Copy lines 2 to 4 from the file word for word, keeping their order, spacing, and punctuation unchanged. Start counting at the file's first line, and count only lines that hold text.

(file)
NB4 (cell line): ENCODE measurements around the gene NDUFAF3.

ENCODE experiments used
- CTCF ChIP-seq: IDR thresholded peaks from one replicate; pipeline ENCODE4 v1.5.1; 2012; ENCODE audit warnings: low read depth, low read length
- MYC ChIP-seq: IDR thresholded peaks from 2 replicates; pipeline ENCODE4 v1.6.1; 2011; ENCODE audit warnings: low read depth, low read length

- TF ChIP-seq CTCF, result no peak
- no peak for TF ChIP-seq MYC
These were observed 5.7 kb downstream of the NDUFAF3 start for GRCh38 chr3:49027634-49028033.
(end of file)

ENCODE experiments used
- CTCF ChIP-seq: IDR thresholded peaks from one replicate; pipeline ENCODE4 v1.5.1; 2012; ENCODE audit warnings: low read depth, low read length
- MYC ChIP-seq: IDR thresholded peaks from 2 replicates; pipeline ENCODE4 v1.6.1; 2011; ENCODE audit warnings: low read depth, low read length